By Ralph Nader / Nader.org
David Ignatius, a long-time Washington Post columnist on military intelligence topics, probably never dreamed his newspaper would fill over three full pages serializing his latest work of thrilling fiction, “The Tao of Deception.” On June 28, 2023, the “Breaking news and latest headlines” in the A section of the paper featured the first installment. Part II appeared today, Friday, June 30th.
What’s occurring at the Washington Post, the New York Times and big regional daily newspapers is a flight toward stupefying their material in a desperate plunge to retain readers – print and online. Maybe surveys show a tsunami of aliteracy from the rising iPhone generations.
To adjust to digital age readers, the New York Times has replaced much of its content with gigantic photographs, graphics and other visuals, not just in its regular sections on style/arts, sports and food, but also in the daily news departments as well as the Sunday Business and Opinion sections.
The influential New York Times Editorial Page – once featuring some fifteen or more editorials a week – is now down to three editorials a week. Moreover, this space is now largely taken up by a handful of regular opinion columnists, many predictably redundant and tired. Imagine a historic newspaper intentionally diminishing its editorial advice to this country. There is no precedent.
It gets worse. Various forms of its daily features – entertainment, sports and style/arts – are given enormous space, while coverage of daily local and national civic activity is severely restricted. What used to be reported about the findings, litigation, lobbying and regulatory advocacy of national citizen groups in the nineteen sixties and seventies – leading to major betterment of consumer, worker and environmental health and safety – now is sharply curtailed. As a result, good members of Congress, seeing virtually no news coverage of vital citizen concerns, become indifferent to necessary public hearings and legislation essential to addressing the needs of the public.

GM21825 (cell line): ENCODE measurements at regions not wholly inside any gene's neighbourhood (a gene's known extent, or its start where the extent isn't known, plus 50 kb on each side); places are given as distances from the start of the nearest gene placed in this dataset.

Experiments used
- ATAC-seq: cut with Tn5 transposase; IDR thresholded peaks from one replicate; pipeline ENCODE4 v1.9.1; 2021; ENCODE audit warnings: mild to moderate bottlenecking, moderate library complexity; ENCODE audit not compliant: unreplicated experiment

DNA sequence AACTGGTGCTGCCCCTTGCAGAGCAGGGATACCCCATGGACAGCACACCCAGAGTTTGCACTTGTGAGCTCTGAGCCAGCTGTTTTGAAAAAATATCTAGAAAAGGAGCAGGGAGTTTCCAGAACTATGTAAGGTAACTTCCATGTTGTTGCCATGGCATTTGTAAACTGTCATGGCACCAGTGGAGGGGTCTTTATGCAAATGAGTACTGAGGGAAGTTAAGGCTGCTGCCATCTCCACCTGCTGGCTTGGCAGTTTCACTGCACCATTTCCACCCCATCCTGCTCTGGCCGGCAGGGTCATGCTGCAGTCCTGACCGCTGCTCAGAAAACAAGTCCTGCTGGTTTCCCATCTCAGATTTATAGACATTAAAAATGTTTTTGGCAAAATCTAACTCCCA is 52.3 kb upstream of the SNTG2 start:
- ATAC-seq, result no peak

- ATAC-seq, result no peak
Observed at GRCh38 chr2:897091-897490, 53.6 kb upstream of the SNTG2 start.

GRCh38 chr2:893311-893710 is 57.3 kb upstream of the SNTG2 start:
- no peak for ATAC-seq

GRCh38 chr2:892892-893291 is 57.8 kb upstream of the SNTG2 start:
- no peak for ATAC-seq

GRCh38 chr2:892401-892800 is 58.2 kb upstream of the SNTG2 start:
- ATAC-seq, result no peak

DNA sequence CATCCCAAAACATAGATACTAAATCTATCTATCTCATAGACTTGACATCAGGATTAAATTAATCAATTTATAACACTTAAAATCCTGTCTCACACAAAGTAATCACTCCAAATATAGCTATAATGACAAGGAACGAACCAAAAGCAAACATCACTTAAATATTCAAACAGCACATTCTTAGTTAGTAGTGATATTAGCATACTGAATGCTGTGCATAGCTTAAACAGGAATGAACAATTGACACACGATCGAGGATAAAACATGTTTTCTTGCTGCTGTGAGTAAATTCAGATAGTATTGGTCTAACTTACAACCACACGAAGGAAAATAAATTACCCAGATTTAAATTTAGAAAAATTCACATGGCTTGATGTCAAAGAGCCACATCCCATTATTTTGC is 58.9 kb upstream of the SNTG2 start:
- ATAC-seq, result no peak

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Right-wing politicians have learned to game the vulnerable-to-sensationalism New York Times and Washington Post. Trump led the way in 2015-2016 with his presidential run. Most of his outrageous lies, deceptions and defamations were showcased by these two august newspapers. The Times would even reprint his tweets with their CAPITAL LETTERS verbatim without giving the falsely accused any right of reply. (Belated corrections by columnists could not keep up.)